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Crossover & 1x1 Filter Graph Issue

radcroradcro Posts: 3
edited September 2011 in 200 Series Software Control
I am planning on using a DriveRack 260 as a crossover for 3 Apogee AE5 speaker cabinets as I have removed all of the original Apogee processing units that the AE5's came with.

As a test for the high frequency compression driver, I created a Driveware Program that uses input 1 (or "A" in the graphical PC software) and input a sine wave sweep that ranges from 75 Hz to 2000 Hz (2kHz).

I created a 1x1 filter to cut off the low frequencies that may harm the replacement high frequency compression driver (Eminence PSD: 2002 crossover spec @ 1.2kHz/18dB). The picture below depicts the graph I setup for the 1x1 filter on the Driverack 260.

HighPass 1.297kHz, High Slope BW 18 dB/Oct, Low Pass Out. Ultimately the Gain will change to -7.1 dB but for the purpose of this test I left it at 0.0 dB.

The next oscilloscope graph (oszilloscope audio frequency analyzer) is the 1x1 filter output that would ultimately go to my power amplifier. The yellow line is set around HighPass 1.297kHz

My question is why don't these graphs match and why when I plug the DriveRack 260 1x1 filtered output into my amplifier do I hear the frequencies that should be filtered out? Shouldn't any frequencies below 825 Hz be filtered / cut off to infinity by the DriveRack 260 1x1 filter? Is it that the graphical representation of the DriveRack 260 1x1 filter graph and any crossover settings are inaccurate?

Any help would be appreciated.


  • DennisDennis Posts: 801
    The DR260 crossover window is just a visual aid for setting up filters....not intended as a measurement trace. If you feel you are getting to much low frequency from the horn, try LR24 or BW24 for a steeper "wall".
  • GadgetGadget Posts: 4,915
    The "usable" frequency response is 1200hz -20KHZ... you cross that driver that low and it won't last long unless your intention is easy listing..like Lawerence Welk...

    The recommended frequency is 1600 hz @ 18dB/ octave filter (and I take that as a minimum...) you will be affecting the longevity of the driver diaphragm if you do...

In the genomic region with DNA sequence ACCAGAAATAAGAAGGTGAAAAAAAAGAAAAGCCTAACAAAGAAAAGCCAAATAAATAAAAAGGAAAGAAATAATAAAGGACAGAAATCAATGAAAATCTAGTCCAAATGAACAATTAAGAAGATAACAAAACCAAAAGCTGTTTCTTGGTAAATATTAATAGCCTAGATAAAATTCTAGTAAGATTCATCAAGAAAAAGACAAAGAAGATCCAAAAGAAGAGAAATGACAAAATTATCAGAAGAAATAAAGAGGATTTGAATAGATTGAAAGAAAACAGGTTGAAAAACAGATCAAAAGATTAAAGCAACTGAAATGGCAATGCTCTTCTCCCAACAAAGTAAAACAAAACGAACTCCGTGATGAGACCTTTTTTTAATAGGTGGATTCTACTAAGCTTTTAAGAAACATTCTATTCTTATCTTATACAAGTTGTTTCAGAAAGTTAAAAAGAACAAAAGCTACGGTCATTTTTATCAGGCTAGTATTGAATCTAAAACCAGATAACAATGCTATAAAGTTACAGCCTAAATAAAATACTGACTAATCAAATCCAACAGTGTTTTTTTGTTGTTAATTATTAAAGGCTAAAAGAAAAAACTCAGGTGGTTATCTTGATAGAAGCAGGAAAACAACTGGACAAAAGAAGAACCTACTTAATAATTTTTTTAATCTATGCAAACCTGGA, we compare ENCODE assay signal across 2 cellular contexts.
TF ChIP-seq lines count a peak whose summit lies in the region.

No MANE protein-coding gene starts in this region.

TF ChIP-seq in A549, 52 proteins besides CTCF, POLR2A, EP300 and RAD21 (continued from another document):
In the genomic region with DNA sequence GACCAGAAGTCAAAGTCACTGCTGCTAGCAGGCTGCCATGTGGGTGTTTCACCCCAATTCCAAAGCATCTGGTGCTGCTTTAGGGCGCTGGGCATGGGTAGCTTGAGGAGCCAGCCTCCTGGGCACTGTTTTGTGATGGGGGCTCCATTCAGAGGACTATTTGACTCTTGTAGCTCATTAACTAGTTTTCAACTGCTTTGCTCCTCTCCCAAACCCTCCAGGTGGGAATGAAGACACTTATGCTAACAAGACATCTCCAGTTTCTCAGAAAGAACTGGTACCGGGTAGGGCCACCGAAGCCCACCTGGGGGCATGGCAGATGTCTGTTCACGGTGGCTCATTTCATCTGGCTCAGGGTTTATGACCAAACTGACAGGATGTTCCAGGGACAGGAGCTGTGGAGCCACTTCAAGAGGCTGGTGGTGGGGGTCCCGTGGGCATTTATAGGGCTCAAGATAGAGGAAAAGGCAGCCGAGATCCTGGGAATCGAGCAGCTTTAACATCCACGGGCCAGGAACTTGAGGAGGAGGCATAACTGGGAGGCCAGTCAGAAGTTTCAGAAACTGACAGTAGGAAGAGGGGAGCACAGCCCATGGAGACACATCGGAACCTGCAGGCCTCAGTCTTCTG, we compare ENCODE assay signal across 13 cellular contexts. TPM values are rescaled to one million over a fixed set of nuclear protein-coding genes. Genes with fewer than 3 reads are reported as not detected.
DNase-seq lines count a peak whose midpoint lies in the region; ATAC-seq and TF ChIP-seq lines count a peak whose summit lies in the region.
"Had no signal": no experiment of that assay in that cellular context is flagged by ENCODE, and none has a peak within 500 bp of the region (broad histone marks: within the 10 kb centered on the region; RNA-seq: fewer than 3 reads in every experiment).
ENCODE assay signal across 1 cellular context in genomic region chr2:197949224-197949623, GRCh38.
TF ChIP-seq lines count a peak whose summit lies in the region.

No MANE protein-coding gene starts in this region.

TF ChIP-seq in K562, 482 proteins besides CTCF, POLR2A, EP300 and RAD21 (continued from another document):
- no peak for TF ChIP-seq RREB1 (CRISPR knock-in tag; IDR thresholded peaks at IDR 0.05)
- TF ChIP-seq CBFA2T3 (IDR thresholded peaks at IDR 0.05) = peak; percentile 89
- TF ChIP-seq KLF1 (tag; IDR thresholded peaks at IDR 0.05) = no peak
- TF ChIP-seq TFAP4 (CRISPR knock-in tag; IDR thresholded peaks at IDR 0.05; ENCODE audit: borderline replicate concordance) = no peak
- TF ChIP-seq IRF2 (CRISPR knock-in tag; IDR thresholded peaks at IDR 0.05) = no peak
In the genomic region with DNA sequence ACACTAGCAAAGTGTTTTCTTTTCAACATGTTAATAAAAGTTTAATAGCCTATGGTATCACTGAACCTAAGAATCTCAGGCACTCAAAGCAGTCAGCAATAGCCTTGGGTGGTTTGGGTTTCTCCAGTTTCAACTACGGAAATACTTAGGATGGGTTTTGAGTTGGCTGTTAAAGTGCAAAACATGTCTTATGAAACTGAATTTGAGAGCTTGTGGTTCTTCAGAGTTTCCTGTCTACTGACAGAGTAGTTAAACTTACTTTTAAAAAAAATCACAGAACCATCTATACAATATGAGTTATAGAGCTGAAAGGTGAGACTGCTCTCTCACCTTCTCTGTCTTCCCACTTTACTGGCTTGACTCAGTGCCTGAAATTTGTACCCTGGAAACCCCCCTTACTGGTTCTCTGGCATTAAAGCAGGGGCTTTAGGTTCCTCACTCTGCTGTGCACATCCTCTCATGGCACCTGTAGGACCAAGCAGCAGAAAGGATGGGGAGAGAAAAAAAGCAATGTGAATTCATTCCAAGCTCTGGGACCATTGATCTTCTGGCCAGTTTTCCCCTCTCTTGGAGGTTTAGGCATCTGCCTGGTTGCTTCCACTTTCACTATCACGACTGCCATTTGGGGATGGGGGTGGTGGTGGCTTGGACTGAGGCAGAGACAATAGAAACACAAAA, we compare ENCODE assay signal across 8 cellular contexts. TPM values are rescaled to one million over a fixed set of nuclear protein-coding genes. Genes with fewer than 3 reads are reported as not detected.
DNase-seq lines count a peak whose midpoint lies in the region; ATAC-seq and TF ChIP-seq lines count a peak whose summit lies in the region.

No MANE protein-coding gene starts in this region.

JBL has a 4" diaphragm in the 2447 and typically specs 1100 - 1200hz for it...and its a HELL of a lot more driver than the PSD-2002...I'm a dealer for them and I have used them for years and even in monitors 1500hz is too low...and they broke down (the titanium cracked or the voice coil separated) prematurely...

    Also, remember that the number you specify in the 260 is the ELECTRICAL crossover point, the acoustic point could well be lower...(or higher)

  • Thanks to both Gadget and Dennis for your replys. The info you both provided gives me a good direction to head in. The actual electrical output graph depicts, within a few dB, the correct BW 18dB/Oct slope. I will use your advice to set the crossover point higher and use a more drastic slope like L-R 36dB/Oct or L-R 48db/Oct. The cheap PSD:2002 was picked specifically so we can replace them frequently. I've been running 6 PSD:2002's for about 6 months at about 75 watts and they have performed better than I expected (all 6 still working well). I would love to buy the 2447 JBL's (or any JBL's for that matter) but the 6th largest venue in the nation supposedly can't afford them for replacements. Cheap %&#@'s.

    Thanks again for all your help!
  • GadgetGadget Posts: 4,915
    I wouldn't use the JBL's anyway if it were my choice.. too harsh...The B&C 750 or the Neo P Audio's are far more desirable sonically. The later is less than 1/3 the price of the JBL as well...

    Remember also that the deeper the numbers in the crossover slope the more complex the filter... and the more phase and other factors are affected... I picked the LR24 filter because it inverts the phase 180 degrees ... and not some other less manageable number. There are other considerations, but suffice it to say each crossover point has it's own drawbacks...and the desired effect here is simply to minimize the interaction between the drivers in the crossover region.

    Of course it is also important to make sure to use similar crossover types adjacently...

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